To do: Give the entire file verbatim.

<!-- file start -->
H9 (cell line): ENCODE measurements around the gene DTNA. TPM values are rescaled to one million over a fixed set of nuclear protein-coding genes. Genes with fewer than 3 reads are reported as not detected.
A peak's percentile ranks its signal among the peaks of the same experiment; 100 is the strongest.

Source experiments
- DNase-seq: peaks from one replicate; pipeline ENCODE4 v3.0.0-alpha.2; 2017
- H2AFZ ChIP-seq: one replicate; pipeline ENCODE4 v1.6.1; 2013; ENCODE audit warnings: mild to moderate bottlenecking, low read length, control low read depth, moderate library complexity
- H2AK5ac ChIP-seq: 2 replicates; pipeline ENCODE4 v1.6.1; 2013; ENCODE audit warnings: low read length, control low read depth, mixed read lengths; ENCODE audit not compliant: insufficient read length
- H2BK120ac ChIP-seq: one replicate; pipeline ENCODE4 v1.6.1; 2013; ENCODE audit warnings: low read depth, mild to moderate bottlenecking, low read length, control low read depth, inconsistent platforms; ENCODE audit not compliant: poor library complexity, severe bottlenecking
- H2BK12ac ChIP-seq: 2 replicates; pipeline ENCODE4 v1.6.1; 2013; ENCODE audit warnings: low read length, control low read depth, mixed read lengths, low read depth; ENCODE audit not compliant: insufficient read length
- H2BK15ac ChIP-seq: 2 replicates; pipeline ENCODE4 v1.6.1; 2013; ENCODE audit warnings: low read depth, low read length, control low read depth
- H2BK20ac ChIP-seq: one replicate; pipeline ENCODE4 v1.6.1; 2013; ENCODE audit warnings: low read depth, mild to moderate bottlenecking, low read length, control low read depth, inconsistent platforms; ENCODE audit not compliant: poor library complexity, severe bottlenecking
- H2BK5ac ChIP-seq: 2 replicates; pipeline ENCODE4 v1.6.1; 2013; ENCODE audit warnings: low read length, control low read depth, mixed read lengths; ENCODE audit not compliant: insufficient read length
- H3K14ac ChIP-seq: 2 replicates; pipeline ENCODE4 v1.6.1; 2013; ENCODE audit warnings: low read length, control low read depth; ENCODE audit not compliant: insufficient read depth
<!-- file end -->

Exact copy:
H9 (cell line): ENCODE measurements around the gene DTNA. TPM values are rescaled to one million over a fixed set of nuclear protein-coding genes. Genes with fewer than 3 reads are reported as not detected.
A peak's percentile ranks its signal among the peaks of the same experiment; 100 is the strongest.

Source experiments
- DNase-seq: peaks from one replicate; pipeline ENCODE4 v3.0.0-alpha.2; 2017
- H2AFZ ChIP-seq: one replicate; pipeline ENCODE4 v1.6.1; 2013; ENCODE audit warnings: mild to moderate bottlenecking, low read length, control low read depth, moderate library complexity
- H2AK5ac ChIP-seq: 2 replicates; pipeline ENCODE4 v1.6.1; 2013; ENCODE audit warnings: low read length, control low read depth, mixed read lengths; ENCODE audit not compliant: insufficient read length
- H2BK120ac ChIP-seq: one replicate; pipeline ENCODE4 v1.6.1; 2013; ENCODE audit warnings: low read depth, mild to moderate bottlenecking, low read length, control low read depth, inconsistent platforms; ENCODE audit not compliant: poor library complexity, severe bottlenecking
- H2BK12ac ChIP-seq: 2 replicates; pipeline ENCODE4 v1.6.1; 2013; ENCODE audit warnings: low read length, control low read depth, mixed read lengths, low read depth; ENCODE audit not compliant: insufficient read length
- H2BK15ac ChIP-seq: 2 replicates; pipeline ENCODE4 v1.6.1; 2013; ENCODE audit warnings: low read depth, low read length, control low read depth
- H2BK20ac ChIP-seq: one replicate; pipeline ENCODE4 v1.6.1; 2013; ENCODE audit warnings: low read depth, mild to moderate bottlenecking, low read length, control low read depth, inconsistent platforms; ENCODE audit not compliant: poor library complexity, severe bottlenecking
- H2BK5ac ChIP-seq: 2 replicates; pipeline ENCODE4 v1.6.1; 2013; ENCODE audit warnings: low read length, control low read depth, mixed read lengths; ENCODE audit not compliant: insufficient read length
- H3K14ac ChIP-seq: 2 replicates; pipeline ENCODE4 v1.6.1; 2013; ENCODE audit warnings: low read length, control low read depth; ENCODE audit not compliant: insufficient read depth